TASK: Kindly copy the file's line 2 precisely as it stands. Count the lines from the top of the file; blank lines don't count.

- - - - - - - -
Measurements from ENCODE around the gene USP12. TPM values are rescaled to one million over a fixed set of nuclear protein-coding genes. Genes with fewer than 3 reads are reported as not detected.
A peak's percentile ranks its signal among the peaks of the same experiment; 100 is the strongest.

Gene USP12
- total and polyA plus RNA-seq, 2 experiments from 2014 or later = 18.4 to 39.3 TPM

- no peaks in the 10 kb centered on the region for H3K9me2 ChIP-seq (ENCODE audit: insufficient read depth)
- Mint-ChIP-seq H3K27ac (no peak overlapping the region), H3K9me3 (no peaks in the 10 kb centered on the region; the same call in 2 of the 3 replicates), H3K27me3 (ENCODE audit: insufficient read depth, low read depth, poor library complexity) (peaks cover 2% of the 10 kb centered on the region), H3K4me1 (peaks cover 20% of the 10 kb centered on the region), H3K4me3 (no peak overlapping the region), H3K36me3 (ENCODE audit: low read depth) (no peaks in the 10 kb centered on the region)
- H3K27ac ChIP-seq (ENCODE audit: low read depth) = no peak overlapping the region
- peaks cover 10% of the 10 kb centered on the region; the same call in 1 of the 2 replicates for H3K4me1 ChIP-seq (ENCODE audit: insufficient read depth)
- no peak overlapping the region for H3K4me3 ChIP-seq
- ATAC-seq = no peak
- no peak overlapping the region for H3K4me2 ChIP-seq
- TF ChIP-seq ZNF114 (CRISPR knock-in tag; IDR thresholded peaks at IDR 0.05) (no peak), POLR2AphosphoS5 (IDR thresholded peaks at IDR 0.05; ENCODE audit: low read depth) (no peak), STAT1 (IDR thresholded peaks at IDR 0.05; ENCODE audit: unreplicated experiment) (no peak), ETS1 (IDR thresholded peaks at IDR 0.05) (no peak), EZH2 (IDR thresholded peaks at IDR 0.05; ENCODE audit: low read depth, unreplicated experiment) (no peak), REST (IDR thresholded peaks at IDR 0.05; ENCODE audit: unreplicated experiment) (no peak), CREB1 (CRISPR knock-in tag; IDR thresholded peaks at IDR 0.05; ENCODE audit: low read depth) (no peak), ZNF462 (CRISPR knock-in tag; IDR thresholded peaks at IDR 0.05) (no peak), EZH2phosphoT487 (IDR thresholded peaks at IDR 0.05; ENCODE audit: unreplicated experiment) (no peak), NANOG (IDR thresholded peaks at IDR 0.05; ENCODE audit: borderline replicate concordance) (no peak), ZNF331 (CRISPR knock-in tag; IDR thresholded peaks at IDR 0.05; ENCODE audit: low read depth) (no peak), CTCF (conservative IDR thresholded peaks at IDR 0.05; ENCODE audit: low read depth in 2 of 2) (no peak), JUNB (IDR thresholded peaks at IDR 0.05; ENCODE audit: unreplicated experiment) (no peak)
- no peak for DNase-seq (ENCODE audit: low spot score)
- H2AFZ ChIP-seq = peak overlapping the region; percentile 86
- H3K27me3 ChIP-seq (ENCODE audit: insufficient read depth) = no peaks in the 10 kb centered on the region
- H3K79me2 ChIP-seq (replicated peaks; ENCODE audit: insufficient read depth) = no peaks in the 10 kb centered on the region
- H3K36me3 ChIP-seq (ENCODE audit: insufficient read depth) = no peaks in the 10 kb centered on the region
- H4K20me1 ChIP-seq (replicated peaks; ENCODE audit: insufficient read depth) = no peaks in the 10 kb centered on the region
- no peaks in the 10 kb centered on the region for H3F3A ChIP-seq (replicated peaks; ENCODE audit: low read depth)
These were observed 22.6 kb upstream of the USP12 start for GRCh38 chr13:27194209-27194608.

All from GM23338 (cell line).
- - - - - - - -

A peak's percentile ranks its signal among the peaks of the same experiment; 100 is the strongest.